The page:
I have set up and updated another NCAA Tournament bracket challenge. You can now enter at both ESPN and Yahoo. I am also giving out a few prizes, so feel free to sign up and assert your college basketball dominance.
Shaun P Kernahan is out in Arizona and had a first hand look at Billy Hamilton. Here is one of the things that he saw that stood out to him.
I say he didn’t look as fast as I expected him too, but in reality he was every bit as fast, if not faster, it just showed in a different part of his game than I expected. Where his speed played up the most on Friday night was not on the base paths, but in center field. Hamilton plays quite shallow, but showed good reaction to the ball off the bat, allowing him to get back to catch well hit balls all the way to the warning track.
One of the things that I am really looking forward to at the end of the season is seeing just how valuable the defensive rankings have Billy Hamilton. Oh, and the baserunning value.
Tony Blengino is ranking the Minor League systems by impact over at Fangraphs. He ranked the Reds 17th overall with three impact players. He also listed Billy Hamilton as another 2013 impact player.
Observation – A very top-heavy system – Stephenson is one of the best pitching prospects in the game, and Ervin can really hit. System is trending downward, as much of its bulk has been moved for major league upgrades in recent seasons.
I guess if you go year-to-year, the system could be trending downward, but the system seems to be on the way up to me as the lower level guys are beginning to filter up and fill the mid-tier gap that has seemingly been barren for the last few seasons.
Mark Sheldon had an article up on Billy Hamilton Saturday night talking about his speed. Bryan Price had something interesting to say about it.
You never get tired of seeing it, but the shock and awe part of it wears off after a while. I’m sure with Billy, you’re never going to under appreciate his speed or take it for granted. Right now, we’re right in the height of it.
I think that Price is right. While the awe of it may eventually wear off a little bit, the value is going to remain as long as his speed stays near the top.
At the SABR Analytics conference there was a panel that focused on developing international talent. ESPN Deportes Venezuelan journalist Leonte Landino was on the panel and had this to say about how things have changed over the past few years to help the international guys:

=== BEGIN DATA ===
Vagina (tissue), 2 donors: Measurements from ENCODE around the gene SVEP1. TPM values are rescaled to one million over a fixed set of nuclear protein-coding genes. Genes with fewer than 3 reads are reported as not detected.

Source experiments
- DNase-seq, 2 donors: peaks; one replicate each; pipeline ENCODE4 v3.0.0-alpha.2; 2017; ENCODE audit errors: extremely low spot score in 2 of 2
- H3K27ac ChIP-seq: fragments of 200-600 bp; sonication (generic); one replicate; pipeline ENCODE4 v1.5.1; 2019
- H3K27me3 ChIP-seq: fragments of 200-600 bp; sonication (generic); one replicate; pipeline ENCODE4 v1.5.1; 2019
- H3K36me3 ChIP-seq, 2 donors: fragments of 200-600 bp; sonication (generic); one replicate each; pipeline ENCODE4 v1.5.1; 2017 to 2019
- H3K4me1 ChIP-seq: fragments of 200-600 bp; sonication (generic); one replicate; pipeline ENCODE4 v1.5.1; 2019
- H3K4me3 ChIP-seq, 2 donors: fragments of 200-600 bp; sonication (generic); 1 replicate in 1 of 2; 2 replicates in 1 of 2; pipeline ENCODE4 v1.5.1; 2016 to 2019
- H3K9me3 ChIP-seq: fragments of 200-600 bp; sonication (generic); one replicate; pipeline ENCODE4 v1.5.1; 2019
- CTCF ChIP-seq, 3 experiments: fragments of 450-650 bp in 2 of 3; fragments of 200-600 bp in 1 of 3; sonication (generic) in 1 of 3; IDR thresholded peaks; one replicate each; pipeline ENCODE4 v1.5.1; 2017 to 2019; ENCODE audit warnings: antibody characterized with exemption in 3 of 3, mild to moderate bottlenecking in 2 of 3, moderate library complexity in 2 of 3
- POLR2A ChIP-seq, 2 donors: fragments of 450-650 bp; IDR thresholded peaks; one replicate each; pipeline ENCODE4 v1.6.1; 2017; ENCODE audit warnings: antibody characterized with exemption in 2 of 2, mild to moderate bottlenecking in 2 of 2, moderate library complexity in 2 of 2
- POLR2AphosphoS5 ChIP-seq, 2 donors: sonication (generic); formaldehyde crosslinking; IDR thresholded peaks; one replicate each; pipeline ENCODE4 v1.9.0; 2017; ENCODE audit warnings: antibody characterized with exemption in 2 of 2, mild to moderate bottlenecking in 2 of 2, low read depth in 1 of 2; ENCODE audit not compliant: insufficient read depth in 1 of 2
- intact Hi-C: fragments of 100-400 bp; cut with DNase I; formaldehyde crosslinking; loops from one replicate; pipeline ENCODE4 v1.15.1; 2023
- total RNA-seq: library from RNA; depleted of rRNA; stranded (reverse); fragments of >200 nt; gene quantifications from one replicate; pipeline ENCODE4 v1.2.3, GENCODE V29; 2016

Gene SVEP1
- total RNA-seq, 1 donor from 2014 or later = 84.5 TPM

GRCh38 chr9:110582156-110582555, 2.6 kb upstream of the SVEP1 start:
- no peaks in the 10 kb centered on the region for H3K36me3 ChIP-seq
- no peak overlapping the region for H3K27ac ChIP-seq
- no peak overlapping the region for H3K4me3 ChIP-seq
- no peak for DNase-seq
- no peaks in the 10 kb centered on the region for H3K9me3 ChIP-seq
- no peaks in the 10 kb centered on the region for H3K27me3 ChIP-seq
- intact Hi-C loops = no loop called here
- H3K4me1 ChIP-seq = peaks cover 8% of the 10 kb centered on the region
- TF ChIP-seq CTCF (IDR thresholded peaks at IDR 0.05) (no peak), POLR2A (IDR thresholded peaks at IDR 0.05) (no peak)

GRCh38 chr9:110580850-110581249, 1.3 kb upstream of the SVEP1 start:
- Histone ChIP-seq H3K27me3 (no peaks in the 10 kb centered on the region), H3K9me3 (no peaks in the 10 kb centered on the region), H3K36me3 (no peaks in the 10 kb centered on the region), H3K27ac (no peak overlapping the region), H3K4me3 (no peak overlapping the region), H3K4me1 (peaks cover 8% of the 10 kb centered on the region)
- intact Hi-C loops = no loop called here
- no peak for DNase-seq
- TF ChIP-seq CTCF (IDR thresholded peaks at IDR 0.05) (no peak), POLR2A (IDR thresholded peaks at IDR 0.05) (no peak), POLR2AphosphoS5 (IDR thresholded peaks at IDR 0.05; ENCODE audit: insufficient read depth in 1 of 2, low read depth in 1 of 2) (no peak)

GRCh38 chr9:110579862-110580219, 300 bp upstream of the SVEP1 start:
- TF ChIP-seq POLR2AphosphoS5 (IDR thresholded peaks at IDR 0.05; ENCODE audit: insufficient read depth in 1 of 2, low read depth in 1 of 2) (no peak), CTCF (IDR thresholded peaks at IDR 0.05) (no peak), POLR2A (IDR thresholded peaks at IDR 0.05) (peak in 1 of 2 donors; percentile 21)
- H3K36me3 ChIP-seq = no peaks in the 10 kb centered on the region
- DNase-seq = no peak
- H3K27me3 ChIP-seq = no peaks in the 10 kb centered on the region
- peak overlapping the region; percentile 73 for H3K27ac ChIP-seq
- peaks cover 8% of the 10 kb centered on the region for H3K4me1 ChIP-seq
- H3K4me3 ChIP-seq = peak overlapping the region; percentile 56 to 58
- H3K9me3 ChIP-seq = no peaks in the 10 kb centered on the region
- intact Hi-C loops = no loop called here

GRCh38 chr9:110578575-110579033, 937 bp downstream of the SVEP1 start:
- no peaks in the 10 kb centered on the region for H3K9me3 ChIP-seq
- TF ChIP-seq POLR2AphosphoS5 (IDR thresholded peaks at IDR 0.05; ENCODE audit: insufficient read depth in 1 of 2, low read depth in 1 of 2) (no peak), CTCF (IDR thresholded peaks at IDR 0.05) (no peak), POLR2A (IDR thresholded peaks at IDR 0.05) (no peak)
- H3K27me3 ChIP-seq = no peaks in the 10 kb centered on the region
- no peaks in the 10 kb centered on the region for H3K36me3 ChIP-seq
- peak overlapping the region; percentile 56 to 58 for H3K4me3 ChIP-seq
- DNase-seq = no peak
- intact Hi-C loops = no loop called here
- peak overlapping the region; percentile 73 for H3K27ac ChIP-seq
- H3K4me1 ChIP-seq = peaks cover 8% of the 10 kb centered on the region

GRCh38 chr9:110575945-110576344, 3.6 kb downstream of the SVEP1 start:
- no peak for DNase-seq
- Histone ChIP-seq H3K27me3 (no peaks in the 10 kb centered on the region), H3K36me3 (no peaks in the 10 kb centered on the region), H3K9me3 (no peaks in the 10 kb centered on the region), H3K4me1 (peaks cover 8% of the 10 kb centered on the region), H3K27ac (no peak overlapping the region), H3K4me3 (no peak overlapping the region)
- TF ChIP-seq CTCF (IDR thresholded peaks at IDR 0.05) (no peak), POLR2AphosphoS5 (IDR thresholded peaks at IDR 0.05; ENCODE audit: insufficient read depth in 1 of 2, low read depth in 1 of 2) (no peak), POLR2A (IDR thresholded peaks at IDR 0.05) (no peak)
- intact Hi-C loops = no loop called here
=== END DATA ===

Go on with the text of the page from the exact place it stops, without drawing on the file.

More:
“The next-level steps teams have taken with Latin players is wonderful,” Landino said. “A 16-year-old prospect now plays in a state-of-the-art academy, and by the time he’s 19 or 20 he knows basic English, which helps him understand the philosophy of the organization and makes teaching much easier, which helps him focus on the baseball field.
“Plus, all these kids have iPads and iPhones, which helps speed up the process (of assimilation).”
While a lot of the focus on player development is about how to get the physical side of things out of players, the stuff beyond the field also comes into play for some guys and for the international players they have a lot more adjustments to make. From the language barrier to the cultural differences to being far away from their friends and family for more than half of the year, being able to make things easier for these guys in their transition makes it a little easier to start reaping benefits from the physical side of things as well.
Baseball America released the most recent transactions and it included six releases of minor leaguers. The Reds released RHP Jesus Adames, RHP Jason Kilby, RHP Werleen Taveras, 1B Aldi Guzman, 1B Carlos Sanchez and 3B Henry Rodriguez. Rodriguez was one that I had already covered as being a bit of a surprise. Taveras is also interesting to see let go. Last season he tossed 28 innings with a 2.25 ERA between Billings and Dayton with 27 strikeouts. He showed off solid stuff. Here is what I wrote about him in the 2014 Prospect Guide:
Werleen Taveras came into the 2013 season as a relative unknown pitcher with just a few innings thrown in the US for the Reds. The right hander broke out some during the year as he split his time between Billings and Low-A Dayton where he threw 28 innings with 12 walks and 27 strikeouts. Taveras throws a fastball in the 90-92 MPH range some downward movement. He will use both a change up and a curveball as his secondary pitches. His change up is the better of the two pitches with good tumbling action and has a chance to be an above-average pitch. The curveball is a clear third pitch and is an inconsistent one. When at its best it is an average offering in the mid 70′s. Control could be an issue for Taveras moving forward as he battles to find a consistent release point.
Last but not least, Tom Nichols looks at the potential catchers this season for the Dayton Dragons. He profiles Joe Hudson, Brandon Dailey, Jose Ortiz and Daniel Paula. All four of those guys were catchers at either Dayton or Billings in the 2013 season.